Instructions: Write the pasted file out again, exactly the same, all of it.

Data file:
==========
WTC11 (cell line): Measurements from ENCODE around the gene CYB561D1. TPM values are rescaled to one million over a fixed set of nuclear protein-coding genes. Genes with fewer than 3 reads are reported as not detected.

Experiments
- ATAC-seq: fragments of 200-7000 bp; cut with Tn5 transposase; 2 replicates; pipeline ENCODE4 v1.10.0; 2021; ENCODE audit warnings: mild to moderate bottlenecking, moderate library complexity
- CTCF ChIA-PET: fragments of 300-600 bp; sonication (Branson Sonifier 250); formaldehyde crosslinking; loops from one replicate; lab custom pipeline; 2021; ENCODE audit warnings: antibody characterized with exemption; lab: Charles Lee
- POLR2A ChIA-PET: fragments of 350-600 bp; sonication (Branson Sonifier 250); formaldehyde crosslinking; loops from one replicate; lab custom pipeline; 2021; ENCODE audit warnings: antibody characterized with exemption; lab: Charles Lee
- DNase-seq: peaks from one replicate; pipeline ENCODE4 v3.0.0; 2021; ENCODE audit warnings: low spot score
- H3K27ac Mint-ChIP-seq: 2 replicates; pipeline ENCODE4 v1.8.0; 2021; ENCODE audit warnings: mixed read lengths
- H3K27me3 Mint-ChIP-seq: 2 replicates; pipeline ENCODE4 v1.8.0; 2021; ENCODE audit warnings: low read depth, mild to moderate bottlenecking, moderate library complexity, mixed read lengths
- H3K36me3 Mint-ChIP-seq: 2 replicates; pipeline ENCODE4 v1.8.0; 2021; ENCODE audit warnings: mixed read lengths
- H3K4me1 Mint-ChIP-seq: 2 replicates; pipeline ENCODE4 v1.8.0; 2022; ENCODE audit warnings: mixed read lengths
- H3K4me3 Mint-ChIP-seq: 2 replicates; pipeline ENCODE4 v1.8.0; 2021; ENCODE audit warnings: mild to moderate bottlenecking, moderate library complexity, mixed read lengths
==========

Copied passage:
WTC11 (cell line): Measurements from ENCODE around the gene CYB561D1. TPM values are rescaled to one million over a fixed set of nuclear protein-coding genes. Genes with fewer than 3 reads are reported as not detected.

Experiments
- ATAC-seq: fragments of 200-7000 bp; cut with Tn5 transposase; 2 replicates; pipeline ENCODE4 v1.10.0; 2021; ENCODE audit warnings: mild to moderate bottlenecking, moderate library complexity
- CTCF ChIA-PET: fragments of 300-600 bp; sonication (Branson Sonifier 250); formaldehyde crosslinking; loops from one replicate; lab custom pipeline; 2021; ENCODE audit warnings: antibody characterized with exemption; lab: Charles Lee
- POLR2A ChIA-PET: fragments of 350-600 bp; sonication (Branson Sonifier 250); formaldehyde crosslinking; loops from one replicate; lab custom pipeline; 2021; ENCODE audit warnings: antibody characterized with exemption; lab: Charles Lee
- DNase-seq: peaks from one replicate; pipeline ENCODE4 v3.0.0; 2021; ENCODE audit warnings: low spot score
- H3K27ac Mint-ChIP-seq: 2 replicates; pipeline ENCODE4 v1.8.0; 2021; ENCODE audit warnings: mixed read lengths
- H3K27me3 Mint-ChIP-seq: 2 replicates; pipeline ENCODE4 v1.8.0; 2021; ENCODE audit warnings: low read depth, mild to moderate bottlenecking, moderate library complexity, mixed read lengths
- H3K36me3 Mint-ChIP-seq: 2 replicates; pipeline ENCODE4 v1.8.0; 2021; ENCODE audit warnings: mixed read lengths
- H3K4me1 Mint-ChIP-seq: 2 replicates; pipeline ENCODE4 v1.8.0; 2022; ENCODE audit warnings: mixed read lengths
- H3K4me3 Mint-ChIP-seq: 2 replicates; pipeline ENCODE4 v1.8.0; 2021; ENCODE audit warnings: mild to moderate bottlenecking, moderate library complexity, mixed read lengths